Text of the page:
Pet Seizures

One of the most common neurological conditions our pets face is seizures. A seizure is an involuntary disturbance of normal brain function. If your pet suddenly drops to the floor and starts kicking as if treading water, your pet may be having a seizure. We hope that your animal never has to experience a seizure, but know that our team at Valley Veterinary Hospital of Helena is here to help in those dire situations.

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Common Causes of Seizures

One of the most common causes of seizures in pets is exposure to a toxin. Many medications that are commonly given to pets can cause seizures if given an excessive amount or if the medication is incorrect for the pet. Before you treat your pet with any over-the-counter medications, be sure to check with our team to find out if it is safe for your pet. Common foods found at home can also cause your pet to have a seizure. Xylitol, which can be found in chewing gum and other candies is also a culprit. Avoid exposing your pet to dark chocolate and caffeine as well.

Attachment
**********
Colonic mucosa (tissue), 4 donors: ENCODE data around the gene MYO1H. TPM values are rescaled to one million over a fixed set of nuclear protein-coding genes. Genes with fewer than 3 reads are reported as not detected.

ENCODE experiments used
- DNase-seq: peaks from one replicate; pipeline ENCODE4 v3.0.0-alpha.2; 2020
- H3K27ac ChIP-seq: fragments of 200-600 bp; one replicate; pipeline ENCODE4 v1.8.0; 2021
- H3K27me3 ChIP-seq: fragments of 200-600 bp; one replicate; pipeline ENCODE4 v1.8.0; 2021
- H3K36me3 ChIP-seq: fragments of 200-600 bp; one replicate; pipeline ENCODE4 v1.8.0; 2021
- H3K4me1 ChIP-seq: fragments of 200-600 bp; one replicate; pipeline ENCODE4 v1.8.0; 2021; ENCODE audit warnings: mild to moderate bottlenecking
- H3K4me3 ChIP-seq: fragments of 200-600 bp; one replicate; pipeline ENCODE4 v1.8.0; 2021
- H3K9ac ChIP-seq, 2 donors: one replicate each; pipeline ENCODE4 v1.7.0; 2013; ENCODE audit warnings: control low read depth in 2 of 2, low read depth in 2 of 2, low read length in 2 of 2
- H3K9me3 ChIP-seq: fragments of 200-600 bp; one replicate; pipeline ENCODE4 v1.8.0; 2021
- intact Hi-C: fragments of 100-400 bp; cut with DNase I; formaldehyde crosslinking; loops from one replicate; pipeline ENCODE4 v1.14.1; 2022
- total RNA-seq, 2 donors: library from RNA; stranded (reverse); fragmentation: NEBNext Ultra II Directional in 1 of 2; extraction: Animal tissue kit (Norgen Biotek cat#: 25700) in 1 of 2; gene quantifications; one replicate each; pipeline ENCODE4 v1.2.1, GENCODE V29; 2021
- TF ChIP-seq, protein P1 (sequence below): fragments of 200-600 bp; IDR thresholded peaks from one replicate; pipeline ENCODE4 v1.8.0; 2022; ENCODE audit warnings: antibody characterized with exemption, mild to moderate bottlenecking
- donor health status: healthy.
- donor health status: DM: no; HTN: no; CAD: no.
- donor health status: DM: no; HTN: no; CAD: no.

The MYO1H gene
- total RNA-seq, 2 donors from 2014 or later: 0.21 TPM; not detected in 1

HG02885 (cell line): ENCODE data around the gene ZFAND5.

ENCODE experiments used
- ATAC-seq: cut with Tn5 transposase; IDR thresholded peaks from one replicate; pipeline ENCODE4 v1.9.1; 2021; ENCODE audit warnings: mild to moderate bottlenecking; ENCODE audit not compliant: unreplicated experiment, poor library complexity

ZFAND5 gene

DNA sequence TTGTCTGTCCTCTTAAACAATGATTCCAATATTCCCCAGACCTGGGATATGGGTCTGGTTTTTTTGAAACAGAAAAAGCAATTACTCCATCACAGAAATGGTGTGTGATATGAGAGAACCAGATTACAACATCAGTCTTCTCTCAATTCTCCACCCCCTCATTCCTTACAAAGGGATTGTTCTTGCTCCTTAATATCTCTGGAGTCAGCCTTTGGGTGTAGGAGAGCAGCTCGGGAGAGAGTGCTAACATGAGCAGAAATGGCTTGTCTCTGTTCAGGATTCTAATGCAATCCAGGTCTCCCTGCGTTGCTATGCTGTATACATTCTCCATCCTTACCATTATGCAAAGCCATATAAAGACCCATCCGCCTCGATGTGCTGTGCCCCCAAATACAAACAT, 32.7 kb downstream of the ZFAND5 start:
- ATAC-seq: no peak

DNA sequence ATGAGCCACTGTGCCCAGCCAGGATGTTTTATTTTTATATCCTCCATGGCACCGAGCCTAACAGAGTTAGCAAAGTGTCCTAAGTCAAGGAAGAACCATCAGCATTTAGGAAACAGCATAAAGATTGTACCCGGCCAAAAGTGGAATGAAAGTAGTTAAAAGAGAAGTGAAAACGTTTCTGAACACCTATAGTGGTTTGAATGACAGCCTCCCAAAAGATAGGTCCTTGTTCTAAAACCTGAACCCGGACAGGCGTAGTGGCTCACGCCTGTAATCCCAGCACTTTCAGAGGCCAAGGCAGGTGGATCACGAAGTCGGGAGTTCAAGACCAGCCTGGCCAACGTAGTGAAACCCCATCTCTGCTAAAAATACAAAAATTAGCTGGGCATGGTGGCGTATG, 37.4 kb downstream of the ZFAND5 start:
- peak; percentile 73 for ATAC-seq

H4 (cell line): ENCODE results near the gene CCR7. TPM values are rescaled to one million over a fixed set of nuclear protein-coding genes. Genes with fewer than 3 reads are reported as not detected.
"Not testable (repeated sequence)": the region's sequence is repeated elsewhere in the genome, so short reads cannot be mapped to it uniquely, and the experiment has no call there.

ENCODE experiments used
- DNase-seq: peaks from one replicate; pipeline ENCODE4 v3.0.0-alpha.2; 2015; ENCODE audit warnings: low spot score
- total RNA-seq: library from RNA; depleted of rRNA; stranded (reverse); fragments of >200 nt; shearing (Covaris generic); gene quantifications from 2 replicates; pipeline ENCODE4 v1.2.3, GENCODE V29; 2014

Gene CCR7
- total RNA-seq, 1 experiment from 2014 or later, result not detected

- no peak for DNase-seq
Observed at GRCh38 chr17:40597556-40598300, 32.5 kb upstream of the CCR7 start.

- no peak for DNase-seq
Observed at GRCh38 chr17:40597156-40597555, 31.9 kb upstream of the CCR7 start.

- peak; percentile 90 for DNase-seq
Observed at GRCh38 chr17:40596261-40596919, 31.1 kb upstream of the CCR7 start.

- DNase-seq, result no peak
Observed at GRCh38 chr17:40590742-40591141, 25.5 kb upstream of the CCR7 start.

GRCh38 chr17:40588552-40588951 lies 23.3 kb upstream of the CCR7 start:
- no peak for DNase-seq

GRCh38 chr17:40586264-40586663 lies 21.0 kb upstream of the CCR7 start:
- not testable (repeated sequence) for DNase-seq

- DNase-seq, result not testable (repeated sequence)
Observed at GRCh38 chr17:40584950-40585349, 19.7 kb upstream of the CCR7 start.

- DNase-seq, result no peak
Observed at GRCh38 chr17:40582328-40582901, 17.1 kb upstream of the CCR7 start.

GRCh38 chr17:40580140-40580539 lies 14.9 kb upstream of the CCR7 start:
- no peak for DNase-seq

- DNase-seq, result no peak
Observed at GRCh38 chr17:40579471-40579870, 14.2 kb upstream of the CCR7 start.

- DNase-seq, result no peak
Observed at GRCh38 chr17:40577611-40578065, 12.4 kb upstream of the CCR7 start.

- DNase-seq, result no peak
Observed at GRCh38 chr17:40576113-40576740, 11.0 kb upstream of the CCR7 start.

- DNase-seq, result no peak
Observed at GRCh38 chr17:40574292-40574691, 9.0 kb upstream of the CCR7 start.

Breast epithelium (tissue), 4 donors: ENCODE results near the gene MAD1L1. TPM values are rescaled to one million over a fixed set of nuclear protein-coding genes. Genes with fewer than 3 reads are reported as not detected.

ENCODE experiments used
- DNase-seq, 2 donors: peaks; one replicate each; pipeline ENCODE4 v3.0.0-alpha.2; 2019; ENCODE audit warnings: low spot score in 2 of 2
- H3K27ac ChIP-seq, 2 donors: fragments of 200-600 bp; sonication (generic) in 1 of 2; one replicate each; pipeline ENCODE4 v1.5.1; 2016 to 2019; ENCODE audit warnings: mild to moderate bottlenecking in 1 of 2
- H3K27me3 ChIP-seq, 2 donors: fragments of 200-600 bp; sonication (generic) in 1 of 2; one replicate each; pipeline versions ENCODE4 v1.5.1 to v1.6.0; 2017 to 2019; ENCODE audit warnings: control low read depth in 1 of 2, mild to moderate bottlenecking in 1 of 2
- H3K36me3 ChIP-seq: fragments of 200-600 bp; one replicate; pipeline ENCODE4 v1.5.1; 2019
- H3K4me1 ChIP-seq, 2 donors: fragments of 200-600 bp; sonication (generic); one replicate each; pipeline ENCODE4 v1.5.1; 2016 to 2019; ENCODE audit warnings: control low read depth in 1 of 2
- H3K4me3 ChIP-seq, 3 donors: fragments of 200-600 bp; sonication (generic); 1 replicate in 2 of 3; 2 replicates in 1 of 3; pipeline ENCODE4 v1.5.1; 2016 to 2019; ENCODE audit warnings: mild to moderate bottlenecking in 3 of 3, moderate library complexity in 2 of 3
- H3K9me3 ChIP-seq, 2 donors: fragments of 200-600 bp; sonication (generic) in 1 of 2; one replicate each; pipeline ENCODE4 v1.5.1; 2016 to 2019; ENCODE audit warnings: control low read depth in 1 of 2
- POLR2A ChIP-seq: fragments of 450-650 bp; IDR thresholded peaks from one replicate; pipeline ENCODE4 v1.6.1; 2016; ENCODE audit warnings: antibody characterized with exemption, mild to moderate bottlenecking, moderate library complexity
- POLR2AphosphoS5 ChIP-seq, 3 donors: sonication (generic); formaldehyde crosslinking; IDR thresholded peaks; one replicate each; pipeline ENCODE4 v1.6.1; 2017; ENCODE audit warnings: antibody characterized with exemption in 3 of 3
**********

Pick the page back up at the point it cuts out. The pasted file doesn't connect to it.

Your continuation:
Neurological conditions can cause seizures. One way to minimize the risk of seizure is to keep your pet vaccinations up to date since dog rabies and canine distemper can cause seizures. Other things such as epilepsy and brain tumors can also affect your pet. Common causalities are degenerative diseases, birth defects, trauma, immune-inflammatory diseases, cancer, and strokes. Problems with the kidneys or liver can also cause seizures.

What to Do if Your Pet Is Experiencing A Seizure 

Try to not move your pet while the seizure is happening. Move any sharp or dangerous objects away from your pet’s vicinity until it is over. If your pet’s seizure lasts more than five minutes or he or she is experiencing multiple seizures in a day, be ready to take your pet in immediately. The mortality rate of pets that have cluster seizures or seizures that last more than five minutes is 25%. Try to keep your hands away from your pet’s mouth during and after the seizure. Your pet does not have a lot of conscious control during a seizure and can potentially bite you.

Contact Us for Help in Helena

At Valley Veterinary Hospital of Helena, we have the experience to treat pet seizures and are a full-service animal hospital. We are dedicated to providing your pet with the best quality of service when he or she needs it most. That is why our emergency care is available 24/7. Contact us today at 406-442-0188 to see how we can help you and your animal.